2.3 Sample preparation

The sample extraction method used was described in a previous published study (BRITO et al., 2007) with the following modifications: 1 g of freeze-dried fruit and extract concentration on rotary evaporator at 38 °C before its evaporation under N2 flow.

2.4 HPLC conditions

Chromatography was performed on a Waters® Alliance 2695 system equipped with a Waters® 2996 photodiode array detector (at 520nm) and a Rheodyne® six-channel selection valve. This valve is actually a device that allows the use of different columns in the same chromatography analysis, and it is connected at the injector exit and was used as collecting device. The column used was a Symmetry® C18 (150 mm × 4.6; 3.5 µm). The mobile phase consisted of 10% aqueous formic acid (solvent A) and methanol (solvent B). The selecting valve was programmed to switch to channel one at the beginning of the cyanidin-3-O-glucoside elution (at 16.2 minutes) and switch back to discharge position after its partial elution (at 18.4 minutes). The same procedure was done with cyanidin-3-O-rutenoside, but at this time the selecting valve was programmed to switch to channel two at 21.4 minutes and switch back to discharge position at 22.9 minutes. The collection procedure was performed with 30 injections of the extract.

2.5 Standard concentration

The collected standards were concentrated through Waters® Sep-Pak C18 cartridges, where they were eluted with methanol. Aliquots of the isolated standards were injected under the same chromatographic conditions described before, and therefore, it was possible to verify their purity grades by the peaks areas.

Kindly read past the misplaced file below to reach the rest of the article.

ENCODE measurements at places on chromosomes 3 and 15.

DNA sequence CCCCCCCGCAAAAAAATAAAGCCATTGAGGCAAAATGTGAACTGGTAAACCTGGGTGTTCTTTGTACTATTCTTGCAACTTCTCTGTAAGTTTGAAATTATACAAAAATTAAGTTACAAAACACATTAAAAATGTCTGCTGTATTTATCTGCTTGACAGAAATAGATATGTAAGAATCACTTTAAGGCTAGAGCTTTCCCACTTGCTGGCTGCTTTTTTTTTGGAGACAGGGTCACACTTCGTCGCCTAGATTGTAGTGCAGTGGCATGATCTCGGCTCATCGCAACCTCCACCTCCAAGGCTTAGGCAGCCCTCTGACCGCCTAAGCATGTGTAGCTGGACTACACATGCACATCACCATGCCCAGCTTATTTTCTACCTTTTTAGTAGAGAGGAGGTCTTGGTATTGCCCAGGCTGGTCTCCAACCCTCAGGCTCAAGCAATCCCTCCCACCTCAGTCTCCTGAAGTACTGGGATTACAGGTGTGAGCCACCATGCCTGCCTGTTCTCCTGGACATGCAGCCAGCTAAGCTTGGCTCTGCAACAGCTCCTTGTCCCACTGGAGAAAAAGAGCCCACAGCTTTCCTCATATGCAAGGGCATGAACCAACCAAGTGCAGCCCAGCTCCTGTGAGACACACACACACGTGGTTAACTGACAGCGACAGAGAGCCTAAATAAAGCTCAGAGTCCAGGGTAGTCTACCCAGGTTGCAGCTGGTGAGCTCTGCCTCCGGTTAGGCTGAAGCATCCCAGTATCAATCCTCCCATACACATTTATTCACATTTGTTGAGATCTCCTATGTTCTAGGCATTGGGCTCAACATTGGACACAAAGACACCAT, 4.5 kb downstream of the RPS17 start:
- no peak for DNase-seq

2.6 ESI-MS conditions

Identification was performed on a Waters® Synapt mass spectrometer system with a syringe pump. This system is equipped with the high resolution analyzers QTOF. The MS source used was positive ion electrospray (ESI), and the following conditions were used: source temperature at 80 °C, drying gas (N2) delivered at 5 L/min at 150 °C, capillary exit set at 3 kV, sampling cone set at 35 V, and extraction cone set at 4 V.

The quantification of each isolated standard was performed on a Shimadzu® UV1800 spectrophotometer using the Beer-Lambert Law (A = ε.b.c), at 520 nm. 100 µL of each concentrated standard were dried under N2 flow and ressuspended in 2 mL of a solution, in which the molar absorptivity in the used solvent is known for each anthocyanin. For the cyanidin-3-O-glucoside, the molar absorptivity is known for the solution 1% HCl in methanol (ε = 34300 L.mol-1.cm-1), and for the cyanidin-3-rutinoside, it is known for the solution 1% HCl in water (ε = 28840 L.mol-1.cm-1) (GIUSTI, RODRÍGUEZ-SAONA, WROLSTAD, 1999; BRITO et al., 2007; COHEN, ALVES, 2006). From each standard solution with known concentrations, 8 dilutions were done, and the anthocyanins external standard curves were plotted.